Distinctly from under-ascertainment, reporting of infectious disease by health care providers in the United States is often incomplete and normally has a mean time delay of 12 to 40 days depending on the pathogen (Jajosky and Groseclose, 2004). This means edges $\mathrm{D}\to\mathrm{RC}$, $\mathrm{DF}\to\mathrm{RF}$, and $\mathrm{DR}\to\mathrm{RR}$ are not 1.0. Because deaths are more likely to be reported by health care providers than confirmed cases or recoveries, ignoring time delay, $\mathrm{D}\to\mathrm{RC}$ is less than $\mathrm{DF}\to\mathrm{RF}$, biasing ${E}_{\rm naive}$ upward. Depending on the relative time delays across these edges, estimators may be biased in either direction. For example, if $\mathrm{D}\to\mathrm{RC}$ is lagged more than $\mathrm{D}\to\mathrm{RD}$, it would bias ${E}_{\rm naive}$ downward during the growth phase of an epidemic. To our knowledge, these time delays, which occur on a hospital-by-hospital basis, have not been quantified, and it is not obvious in what direction they will skew. The magnitude of this bias could be quite large for COVID-19. On Friday, April 17, the Wuhan government reported 1,290 new fatalities, increasing their cumulative death toll by 50% in one day. They claimed the revision was because “medical workers … might have been preoccupied with saving lives, and there existed delayed reporting, underreporting, or misreporting” (Kuo, 2020). This is a salient example of a high-magnitude bias from reporting errors that we can not correct, since we do not know at what time those deaths truly occurred.
Evidence from past epidemics also indicates this bias may be significant for COVID-19. Even for severe illnesses such as Hepatitis C, health care providers can underreport cases by up to 12x (Klevens et al., 2014). Historically, the magnitude of underreporting depends heavily on ease of reporting for HCWs (e.g., electronic vs. paper systems) and also mandatory reporting laws (Chorba et al., 1989; Panackal et al., 2002).
Finally, although survivorship bias may be small, misattribution of deaths (i.e., increased weight of S3 $\to$ D) may be significant. A recent JAMA article argued that COVID-19 positive patients with cardiac injury have a relative risk of death of 4.26 compared to those with no cardiac injury. Most of those patients also had abnormal electrocardiograms (Shi et al., 2020). Another case study described a healthy 53-year-old woman who tested positive for COVID-19, did not show any respiratory involvement, but developed acute myopericarditis with systolic dysfunction (Inciardi et al., 2020). Kidney involvement has also been found (Ronco and Reis, 2020). It is unclear how deaths in the presence of multiple diagnoses are being counted, and indeed, to which disease they should be attributed. Disentangling these relationships may be possible with regression on high-resolution clinical data. However, we have not seen this level of detail reflected in surveillance data. Comparisons with historical mortality data suggest tens of thousands of deaths are misattributed or unreported (Wu et al., 2020).
We access publicly available data courtesy of Johns Hopkins University, consisting of time-series data of recoveries, deaths, and confirmed cases stratified across several dozen groups (in this case, primarily geographic locations) (Dong et al., 2020). Our computations were performed on April 18, 2020. We denote cohorts or groups of cases by indices $g$, belonging to a set $G$. For example, $g$ could be ‘people under 60 years of age,’ or ‘people in Wuhan.’ For time points $t = 1, 2, \ldots, T = 87$, we collect daily data as follows: for each group $g \in G$ we collect $R_{t}^{g}$, $D_{t}^{g}$, and $C_{t}^{g}$, which correspond to the number of new recoveries, new deaths, and new cases reported on day $t$ within group $g$. We drop the group superscript $g$ for population quantities:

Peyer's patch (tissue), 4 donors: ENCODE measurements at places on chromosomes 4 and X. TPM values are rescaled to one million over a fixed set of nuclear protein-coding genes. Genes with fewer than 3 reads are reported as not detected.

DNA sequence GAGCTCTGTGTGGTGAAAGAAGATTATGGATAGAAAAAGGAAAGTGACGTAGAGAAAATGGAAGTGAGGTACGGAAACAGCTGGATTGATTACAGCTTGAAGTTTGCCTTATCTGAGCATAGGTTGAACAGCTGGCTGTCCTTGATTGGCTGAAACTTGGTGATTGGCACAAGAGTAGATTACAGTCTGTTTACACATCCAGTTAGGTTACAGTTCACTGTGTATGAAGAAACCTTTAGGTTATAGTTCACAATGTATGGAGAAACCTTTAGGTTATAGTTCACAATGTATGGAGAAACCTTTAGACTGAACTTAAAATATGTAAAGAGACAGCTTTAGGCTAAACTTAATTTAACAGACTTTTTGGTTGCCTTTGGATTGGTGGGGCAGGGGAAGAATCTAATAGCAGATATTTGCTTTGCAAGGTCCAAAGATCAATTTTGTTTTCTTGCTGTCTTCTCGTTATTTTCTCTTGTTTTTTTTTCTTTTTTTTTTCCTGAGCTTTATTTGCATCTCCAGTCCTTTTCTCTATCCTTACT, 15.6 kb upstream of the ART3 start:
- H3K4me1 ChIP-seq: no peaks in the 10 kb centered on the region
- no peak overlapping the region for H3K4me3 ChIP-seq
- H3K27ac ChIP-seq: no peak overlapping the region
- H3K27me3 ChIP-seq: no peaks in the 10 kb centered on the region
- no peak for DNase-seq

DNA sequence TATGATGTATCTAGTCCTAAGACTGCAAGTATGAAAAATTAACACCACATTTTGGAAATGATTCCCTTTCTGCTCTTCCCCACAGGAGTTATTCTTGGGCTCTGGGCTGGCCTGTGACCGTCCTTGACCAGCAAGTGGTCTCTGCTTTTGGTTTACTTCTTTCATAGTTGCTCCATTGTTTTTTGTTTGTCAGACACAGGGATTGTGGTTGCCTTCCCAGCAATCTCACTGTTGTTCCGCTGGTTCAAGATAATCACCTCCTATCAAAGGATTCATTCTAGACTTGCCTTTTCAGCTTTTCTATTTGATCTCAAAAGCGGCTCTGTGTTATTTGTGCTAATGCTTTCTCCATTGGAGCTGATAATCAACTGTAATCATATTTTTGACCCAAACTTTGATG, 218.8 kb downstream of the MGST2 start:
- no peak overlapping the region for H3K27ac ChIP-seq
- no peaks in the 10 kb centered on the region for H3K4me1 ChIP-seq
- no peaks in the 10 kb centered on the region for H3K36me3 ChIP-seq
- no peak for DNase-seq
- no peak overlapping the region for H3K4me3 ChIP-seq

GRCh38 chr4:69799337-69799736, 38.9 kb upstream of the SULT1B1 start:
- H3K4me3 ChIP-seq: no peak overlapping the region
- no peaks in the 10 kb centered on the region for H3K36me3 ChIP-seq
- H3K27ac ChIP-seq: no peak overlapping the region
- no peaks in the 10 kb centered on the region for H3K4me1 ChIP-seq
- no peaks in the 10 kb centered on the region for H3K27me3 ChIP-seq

$(1) \ \ \ \ \ R_{t} := \sum_{g \in G} R_t^g, \quad D_{t} := \sum_{g \in G} D_t^g, \quad C_{t} := \sum_{g \in G} C_t^g.$
In early March 2020, the WHO estimate of the CFR, 3.4% was widely reported (Ghebreyesus, 2020; Stelter, 2020). This estimate is obtained from a naive estimator;2 specifically, the raw proportion of deaths among confirmed cases. Formally, as of March 6, 2020,
$(2) \ \ \ \ \ {E}_{\rm naive}=\frac{\sum_{t}D_{t}}{\sum_{t}C_{t}} \approx 3.4\%.$
As of April 18, 2020, ${E}_{\rm naive}$ was 6.9%. However, as we establish in the Appendix, in a setting without time delays, the naive CFR is asymptotically unbiased for the true CFR if and only if the probability of reporting is the same for fatal and nonfatal cases. Moreover, it is unbiased in finite samples if and only if reporting is perfect. As discussed in Section 2, this is not true in the case of COVID-19. We also derive the finite-sample expectation of the estimator. Even asymptotically, the expectation of this estimator can become unboundedly far away from the true CFR as reporting goes to zero or the CFR goes to zero.
The naive estimator requires no complex modeling or tuning parameters and is easy to interpret. As we argued in Section 2, there is no uniformly best method of measuring the CFR, and the naive estimator should be viewed as one in a constellation of estimators giving a heuristic idea of the causal CFR. Nonetheless, the naive estimator can be improved at little cost, and indeed, in this work, we suggest applying a simple correction for time-dependent reporting rates and alleviate two problems with the naive estimator: time-lag between death and recovery, and time-dependence in the reporting rates of fatal and nonfatal cases.